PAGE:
By Wendl Kornfeld
Temple Emanu-El is becoming increasingly recognized and praised as a trailblazer, a progressive congregation that recognizes and responds to the needs and interests of its older members.
Emanu-El’s Community as Family (CAF) program began in 2015 as a self-advocacy group for congregants without adult children and has since expanded to include members age 48 and up who are effectively (or anticipating) “ageing solo,” whether by choice, distance, or circumstance. Facilitated by congregant Wendl Kornfeld and Rabbi Amy Ehrlich, CAF members embrace living independently with better awareness and understanding of resources, developing a supportive A-team, and deepening engagement and strengthening relationships within the temple community.
Thanks to articles in URJ’s Leadership Blog, Forbes, and Kaiser Health News, Emanu-El’s CAF model has gotten wider exposure. For the past year and a half, Wendl has met with synagogues, churches, senior centers, community organizations, local political offices, and individuals around the US who want to know more about establishing similar groups of their own.
This past December, Wendl was invited to bring a PowerPoint presentation to approximately 45 members of the NGO Committee on Ageing, United Nations NYC. The response was warm and enthusiastic, inspiring attendees of different ages to share how they personally relate to the prospect of growing older without the availability of close family. One woman from an African nation said she planned to bring the CAF structure to her tribal community. The presentation included statistics about the rapidly growing solo ageing demographic; CAF goals and strategies; and a wish list of ways government, medical and social providers could serve solo agers more effectively. Wendl then turned questions back to the NGO Committee to stimulate global thinking — How might CAF strategies be implemented in communities that are very different from ours? What cultural taboos could restrict or endanger solo ageing adults — especially women? And how does lack of access to technology affect the quality of lives or limit opportunities for support?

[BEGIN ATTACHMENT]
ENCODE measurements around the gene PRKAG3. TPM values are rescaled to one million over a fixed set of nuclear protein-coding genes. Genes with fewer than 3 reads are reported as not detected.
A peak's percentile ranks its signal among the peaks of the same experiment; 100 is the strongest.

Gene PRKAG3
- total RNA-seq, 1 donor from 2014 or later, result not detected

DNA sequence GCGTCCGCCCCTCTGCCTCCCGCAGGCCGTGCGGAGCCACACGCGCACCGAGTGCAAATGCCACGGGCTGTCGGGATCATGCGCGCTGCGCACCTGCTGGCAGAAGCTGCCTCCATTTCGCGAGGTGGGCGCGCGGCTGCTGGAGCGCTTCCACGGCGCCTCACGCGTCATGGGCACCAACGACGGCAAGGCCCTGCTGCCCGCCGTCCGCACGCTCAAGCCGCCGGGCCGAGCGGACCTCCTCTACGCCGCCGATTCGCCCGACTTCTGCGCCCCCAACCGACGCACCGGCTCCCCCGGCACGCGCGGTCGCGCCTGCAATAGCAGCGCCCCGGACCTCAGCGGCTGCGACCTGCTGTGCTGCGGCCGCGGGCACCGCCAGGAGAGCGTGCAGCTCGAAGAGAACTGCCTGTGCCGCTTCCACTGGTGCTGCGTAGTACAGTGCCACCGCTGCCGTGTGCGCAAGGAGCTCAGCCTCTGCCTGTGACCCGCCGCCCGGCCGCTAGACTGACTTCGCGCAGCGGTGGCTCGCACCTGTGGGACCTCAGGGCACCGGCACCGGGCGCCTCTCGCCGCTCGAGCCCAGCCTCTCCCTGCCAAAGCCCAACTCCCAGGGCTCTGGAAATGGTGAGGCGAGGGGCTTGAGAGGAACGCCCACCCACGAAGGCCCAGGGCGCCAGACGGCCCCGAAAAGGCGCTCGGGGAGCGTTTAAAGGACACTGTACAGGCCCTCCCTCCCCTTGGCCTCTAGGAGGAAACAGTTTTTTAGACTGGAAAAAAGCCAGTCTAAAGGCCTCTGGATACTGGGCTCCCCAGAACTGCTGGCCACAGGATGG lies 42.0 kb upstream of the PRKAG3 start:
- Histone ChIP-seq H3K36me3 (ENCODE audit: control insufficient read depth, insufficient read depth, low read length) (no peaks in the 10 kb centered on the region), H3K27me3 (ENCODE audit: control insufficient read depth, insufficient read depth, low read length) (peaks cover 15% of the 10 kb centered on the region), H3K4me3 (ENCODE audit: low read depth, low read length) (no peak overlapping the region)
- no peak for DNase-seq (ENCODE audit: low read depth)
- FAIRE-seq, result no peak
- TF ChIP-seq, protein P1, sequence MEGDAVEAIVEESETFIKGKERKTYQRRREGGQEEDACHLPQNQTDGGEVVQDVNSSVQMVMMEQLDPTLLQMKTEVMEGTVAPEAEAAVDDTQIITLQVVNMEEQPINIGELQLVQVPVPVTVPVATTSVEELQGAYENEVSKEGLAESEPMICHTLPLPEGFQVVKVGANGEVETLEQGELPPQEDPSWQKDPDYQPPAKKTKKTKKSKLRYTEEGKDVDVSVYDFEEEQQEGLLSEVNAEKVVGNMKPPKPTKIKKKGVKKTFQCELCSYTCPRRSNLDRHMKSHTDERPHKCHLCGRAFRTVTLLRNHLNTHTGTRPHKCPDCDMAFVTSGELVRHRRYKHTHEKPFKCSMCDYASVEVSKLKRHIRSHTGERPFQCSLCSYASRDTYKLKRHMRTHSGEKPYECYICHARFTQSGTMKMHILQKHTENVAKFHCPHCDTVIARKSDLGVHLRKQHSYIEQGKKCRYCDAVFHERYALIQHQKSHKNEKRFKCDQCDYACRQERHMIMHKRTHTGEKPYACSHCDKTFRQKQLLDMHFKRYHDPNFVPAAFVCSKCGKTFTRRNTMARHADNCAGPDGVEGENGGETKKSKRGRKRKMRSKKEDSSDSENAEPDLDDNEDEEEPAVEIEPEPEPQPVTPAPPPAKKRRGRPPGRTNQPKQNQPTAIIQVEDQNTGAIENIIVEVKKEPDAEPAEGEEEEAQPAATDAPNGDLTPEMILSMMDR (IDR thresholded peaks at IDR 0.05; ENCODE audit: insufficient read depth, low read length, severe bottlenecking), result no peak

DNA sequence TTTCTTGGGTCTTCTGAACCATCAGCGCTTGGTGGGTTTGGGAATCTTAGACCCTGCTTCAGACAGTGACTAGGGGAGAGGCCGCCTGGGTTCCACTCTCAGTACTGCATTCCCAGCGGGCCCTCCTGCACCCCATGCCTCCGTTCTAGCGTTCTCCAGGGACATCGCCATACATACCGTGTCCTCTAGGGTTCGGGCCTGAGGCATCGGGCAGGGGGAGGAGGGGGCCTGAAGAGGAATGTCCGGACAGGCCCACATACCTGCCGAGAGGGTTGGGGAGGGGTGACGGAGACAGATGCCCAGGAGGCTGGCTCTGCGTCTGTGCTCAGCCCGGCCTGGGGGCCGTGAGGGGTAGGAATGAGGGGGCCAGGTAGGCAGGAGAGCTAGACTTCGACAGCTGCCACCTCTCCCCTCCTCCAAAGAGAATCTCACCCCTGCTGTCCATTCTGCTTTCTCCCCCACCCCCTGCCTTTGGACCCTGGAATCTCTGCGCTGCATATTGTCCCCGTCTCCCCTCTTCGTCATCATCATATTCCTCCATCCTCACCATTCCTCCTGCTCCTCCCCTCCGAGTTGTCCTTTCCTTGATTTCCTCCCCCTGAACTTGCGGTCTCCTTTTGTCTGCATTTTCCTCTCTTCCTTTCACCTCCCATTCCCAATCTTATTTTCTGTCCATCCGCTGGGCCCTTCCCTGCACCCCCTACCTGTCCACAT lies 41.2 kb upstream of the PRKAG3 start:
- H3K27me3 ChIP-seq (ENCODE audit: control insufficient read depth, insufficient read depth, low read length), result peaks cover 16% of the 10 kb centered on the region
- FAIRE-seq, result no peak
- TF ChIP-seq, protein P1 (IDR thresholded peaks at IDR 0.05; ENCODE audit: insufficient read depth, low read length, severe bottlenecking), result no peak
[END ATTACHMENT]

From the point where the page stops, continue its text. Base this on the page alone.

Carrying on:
This opportunity to share our unique approach to supporting our older members was an honor, and it is extremely gratifying that so many continue to learn from our model.